Suspect in school crash remorseful, lawyer says
ST. PAUL — The lawyer for a man accused of driving his minivan into an Alberta classroom, killing one girl and leaving two others in hospital, says his client is remorseful and the defence can’t understand why the charges were upgraded Monday.
Richard Edward Benson appeared in St. Paul provincial court looking dishevelled and unshaven, with a black patch over his left eye, as lawyers argued over whether he should be released on bail. Charges of dangerous driving were replaced with charges of criminal negligence causing death and bodily harm.
“I don’t think it’s justified,” said defence lawyer Brian Beresh outside court. “Generally criminal negligence is wanton and reckless disregard. So if someone tells you not to drive, then you decide to drive, that could be wanton and reckless.”
As sheriffs lead Benson from the court after the matter was adjourned Monday, he said: “I do apologize ... I’m sorry.”
He has yet to enter a plea on the charges.
Details presented at the hearing are under a publication ban. Judge Kathleen Williams said she would have a bail decision ready for Thursday afternoon.
Benson was initially charged with three counts of dangerous driving causing bodily harm and with resisting arrest and possession of marijuana. The day after the crash, one of the three students who were seriously injured in the crash died in hospital.
The 46-year-old now faces a charge of criminal negligence causing death and two counts of criminal negligence causing bodily harm, along with the charges of resisting arrest and drug possession.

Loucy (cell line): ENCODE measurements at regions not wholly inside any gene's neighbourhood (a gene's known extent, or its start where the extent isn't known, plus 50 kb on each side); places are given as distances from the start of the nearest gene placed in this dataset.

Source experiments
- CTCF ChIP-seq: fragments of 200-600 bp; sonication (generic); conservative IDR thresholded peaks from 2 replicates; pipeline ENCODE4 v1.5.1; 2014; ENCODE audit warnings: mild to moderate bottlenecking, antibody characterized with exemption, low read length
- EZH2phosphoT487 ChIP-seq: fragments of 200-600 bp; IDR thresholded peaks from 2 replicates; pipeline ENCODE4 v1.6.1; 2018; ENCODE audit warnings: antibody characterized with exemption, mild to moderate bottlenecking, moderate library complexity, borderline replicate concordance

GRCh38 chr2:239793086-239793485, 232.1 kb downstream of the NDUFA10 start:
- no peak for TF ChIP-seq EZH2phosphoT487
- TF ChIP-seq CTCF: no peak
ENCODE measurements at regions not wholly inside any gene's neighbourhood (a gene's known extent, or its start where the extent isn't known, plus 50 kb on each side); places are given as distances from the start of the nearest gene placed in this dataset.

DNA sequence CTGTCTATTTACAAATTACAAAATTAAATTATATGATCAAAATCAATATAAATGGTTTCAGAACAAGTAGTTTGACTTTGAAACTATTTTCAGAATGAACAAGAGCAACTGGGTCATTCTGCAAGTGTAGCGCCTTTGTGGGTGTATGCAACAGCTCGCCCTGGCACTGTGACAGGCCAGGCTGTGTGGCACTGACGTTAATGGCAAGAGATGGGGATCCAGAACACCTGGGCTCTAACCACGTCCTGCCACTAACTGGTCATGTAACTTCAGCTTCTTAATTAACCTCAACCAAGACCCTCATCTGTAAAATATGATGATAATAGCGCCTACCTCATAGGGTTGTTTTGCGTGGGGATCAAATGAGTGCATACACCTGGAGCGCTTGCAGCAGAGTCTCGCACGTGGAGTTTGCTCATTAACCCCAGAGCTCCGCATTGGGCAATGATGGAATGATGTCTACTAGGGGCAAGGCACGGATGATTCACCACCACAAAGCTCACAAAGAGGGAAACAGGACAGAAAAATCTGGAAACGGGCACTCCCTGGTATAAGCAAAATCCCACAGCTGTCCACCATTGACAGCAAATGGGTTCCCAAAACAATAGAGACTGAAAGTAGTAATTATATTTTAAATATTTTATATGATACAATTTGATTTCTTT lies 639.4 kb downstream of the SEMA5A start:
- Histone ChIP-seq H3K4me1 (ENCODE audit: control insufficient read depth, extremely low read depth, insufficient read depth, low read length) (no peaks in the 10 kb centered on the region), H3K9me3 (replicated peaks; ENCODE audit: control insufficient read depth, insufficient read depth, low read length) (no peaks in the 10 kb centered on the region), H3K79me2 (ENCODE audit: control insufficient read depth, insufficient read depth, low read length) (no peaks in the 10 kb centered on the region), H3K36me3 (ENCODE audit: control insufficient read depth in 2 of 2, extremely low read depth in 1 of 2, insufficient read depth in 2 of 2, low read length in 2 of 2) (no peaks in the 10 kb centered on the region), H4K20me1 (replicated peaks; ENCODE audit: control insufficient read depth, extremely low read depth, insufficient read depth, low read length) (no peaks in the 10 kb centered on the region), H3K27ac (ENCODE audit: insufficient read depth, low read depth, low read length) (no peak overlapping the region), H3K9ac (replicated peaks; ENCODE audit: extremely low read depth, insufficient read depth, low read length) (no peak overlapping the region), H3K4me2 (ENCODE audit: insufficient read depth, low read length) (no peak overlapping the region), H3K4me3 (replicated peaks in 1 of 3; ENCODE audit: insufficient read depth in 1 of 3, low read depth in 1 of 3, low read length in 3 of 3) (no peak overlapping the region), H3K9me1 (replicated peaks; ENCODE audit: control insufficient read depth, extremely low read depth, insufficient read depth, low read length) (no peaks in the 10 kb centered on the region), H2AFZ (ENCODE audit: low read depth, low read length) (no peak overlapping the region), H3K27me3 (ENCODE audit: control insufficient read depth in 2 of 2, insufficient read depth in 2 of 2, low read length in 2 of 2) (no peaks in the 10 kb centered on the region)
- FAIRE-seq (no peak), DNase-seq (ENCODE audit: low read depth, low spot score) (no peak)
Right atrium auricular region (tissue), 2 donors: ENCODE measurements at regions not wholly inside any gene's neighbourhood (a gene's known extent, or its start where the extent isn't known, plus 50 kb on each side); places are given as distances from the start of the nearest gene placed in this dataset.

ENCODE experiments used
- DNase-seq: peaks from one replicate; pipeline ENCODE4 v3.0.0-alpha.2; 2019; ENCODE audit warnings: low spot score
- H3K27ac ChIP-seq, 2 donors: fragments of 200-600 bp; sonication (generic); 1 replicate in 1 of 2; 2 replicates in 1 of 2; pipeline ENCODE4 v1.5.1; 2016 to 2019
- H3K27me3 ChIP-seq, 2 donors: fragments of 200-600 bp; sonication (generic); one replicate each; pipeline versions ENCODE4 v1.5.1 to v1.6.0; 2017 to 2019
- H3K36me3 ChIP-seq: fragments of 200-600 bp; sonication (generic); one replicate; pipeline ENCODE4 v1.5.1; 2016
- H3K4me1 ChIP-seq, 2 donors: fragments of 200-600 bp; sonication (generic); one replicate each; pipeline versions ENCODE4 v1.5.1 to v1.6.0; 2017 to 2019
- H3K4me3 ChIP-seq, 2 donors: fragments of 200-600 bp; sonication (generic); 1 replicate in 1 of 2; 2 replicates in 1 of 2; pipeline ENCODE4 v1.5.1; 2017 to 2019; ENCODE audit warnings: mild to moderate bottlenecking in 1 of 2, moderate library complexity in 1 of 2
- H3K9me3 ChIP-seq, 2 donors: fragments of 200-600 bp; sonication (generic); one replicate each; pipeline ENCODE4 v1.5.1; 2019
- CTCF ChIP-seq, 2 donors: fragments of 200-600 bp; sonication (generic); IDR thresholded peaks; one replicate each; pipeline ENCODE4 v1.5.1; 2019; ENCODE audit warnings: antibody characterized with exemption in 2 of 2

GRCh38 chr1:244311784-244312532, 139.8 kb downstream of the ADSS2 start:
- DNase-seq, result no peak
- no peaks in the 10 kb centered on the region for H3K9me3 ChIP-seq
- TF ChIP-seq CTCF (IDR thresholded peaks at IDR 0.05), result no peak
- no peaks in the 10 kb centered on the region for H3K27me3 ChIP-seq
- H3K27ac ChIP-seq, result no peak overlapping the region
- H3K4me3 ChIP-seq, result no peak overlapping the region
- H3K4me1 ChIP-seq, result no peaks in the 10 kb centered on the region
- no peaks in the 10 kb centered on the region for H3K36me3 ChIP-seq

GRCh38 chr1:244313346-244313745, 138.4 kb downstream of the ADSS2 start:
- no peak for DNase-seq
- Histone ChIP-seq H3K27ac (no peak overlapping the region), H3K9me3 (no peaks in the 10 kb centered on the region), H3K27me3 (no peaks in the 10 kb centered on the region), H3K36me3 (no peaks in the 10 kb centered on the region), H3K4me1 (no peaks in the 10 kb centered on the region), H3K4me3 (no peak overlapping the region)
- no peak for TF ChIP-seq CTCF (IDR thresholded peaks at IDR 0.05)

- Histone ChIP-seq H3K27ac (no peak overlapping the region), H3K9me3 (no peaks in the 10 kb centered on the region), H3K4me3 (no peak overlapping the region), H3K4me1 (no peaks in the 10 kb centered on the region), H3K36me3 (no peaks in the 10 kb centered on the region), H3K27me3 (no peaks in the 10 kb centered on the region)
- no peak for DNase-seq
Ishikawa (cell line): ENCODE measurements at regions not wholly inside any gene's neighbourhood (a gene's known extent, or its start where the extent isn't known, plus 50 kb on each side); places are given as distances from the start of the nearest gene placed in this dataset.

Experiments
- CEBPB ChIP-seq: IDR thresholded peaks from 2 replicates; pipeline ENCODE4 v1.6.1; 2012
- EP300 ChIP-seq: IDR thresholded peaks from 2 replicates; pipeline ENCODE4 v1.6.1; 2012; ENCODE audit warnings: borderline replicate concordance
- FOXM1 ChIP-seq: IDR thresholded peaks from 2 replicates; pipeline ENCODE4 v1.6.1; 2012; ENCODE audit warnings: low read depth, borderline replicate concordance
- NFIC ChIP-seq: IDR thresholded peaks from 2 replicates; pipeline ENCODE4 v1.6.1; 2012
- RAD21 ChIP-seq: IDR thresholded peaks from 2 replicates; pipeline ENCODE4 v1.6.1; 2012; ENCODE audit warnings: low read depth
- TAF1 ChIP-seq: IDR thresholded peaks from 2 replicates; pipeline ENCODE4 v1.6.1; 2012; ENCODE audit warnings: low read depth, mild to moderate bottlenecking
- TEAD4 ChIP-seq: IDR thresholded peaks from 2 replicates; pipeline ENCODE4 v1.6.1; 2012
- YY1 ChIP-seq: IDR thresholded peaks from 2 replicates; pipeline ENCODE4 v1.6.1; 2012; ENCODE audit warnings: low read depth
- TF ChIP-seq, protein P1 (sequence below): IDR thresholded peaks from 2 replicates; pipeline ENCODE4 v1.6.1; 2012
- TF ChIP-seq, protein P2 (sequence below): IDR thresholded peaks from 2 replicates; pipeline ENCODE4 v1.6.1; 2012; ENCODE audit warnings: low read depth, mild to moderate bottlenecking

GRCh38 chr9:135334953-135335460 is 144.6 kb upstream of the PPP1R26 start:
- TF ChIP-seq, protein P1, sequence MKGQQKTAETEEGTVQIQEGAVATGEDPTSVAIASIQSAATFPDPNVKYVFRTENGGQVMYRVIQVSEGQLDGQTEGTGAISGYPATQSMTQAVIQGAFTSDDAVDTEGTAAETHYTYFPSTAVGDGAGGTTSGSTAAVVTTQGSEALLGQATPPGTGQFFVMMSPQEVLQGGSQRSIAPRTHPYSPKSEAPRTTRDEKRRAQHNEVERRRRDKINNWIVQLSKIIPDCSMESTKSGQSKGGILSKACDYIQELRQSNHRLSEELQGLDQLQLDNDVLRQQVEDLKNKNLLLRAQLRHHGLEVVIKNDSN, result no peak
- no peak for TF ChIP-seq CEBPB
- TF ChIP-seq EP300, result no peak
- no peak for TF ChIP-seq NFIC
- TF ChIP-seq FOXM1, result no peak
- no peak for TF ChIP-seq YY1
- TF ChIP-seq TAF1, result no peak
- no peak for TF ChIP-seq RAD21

The van crashed through Racette Junior High School in St. Paul last Thursday. Witnesses said it was heading down a back alley before it smashed through a fence and then a window, falling into a lower classroom just after the Grade 6 French class had started for the day.
The van sent students and desks flying as it spun around, then pinned three girls underneath it. They were airlifted 200 kilometres west to an Edmonton hospital with serious injuries.
Plywood boards now cover the giant hole in the side of the school, where flags have been lowered to half-mast. Flowers, teddy bears and candles have all been left at the site.
Some of Benson’s family members have said in interviews that he was suffering seizures in recent months. The last one they knew of was on Sunday and they have said they believe he might have had another behind the wheel right before the crash.
They said he told them in jail that he had just dropped his two children off at school had then gone to pick up the mail. The last thing he remembers is driving down the alley before he blacked out.
Some of his supporters, including a brother and sister, sat in the courtroom gallery during the hearing and Benson gave them a quick smile.
On the other side of the courtroom sat about a dozen other people, many relatives of Megan Wolitski, the 11-year-old girl who died in hospital Friday.
A few others were parents like Dean Bardal, who had a child in the classroom who was injured. He said his 11-year-old received cuts and bruises when the van landed in the school. His wife, who is a teacher at the school, is nine months pregnant.
The crash has been traumatizing for everyone in the small town of 5,800, he said. He added that no one can understand why Benson was driving if he knew he had been having seizures.
“He should have known better,” Bardal said outside court. “I’m sorry. I have no remorse for him.
“He’s an individual who had control of a bomb. We’re just lucky it wasn’t any worse.”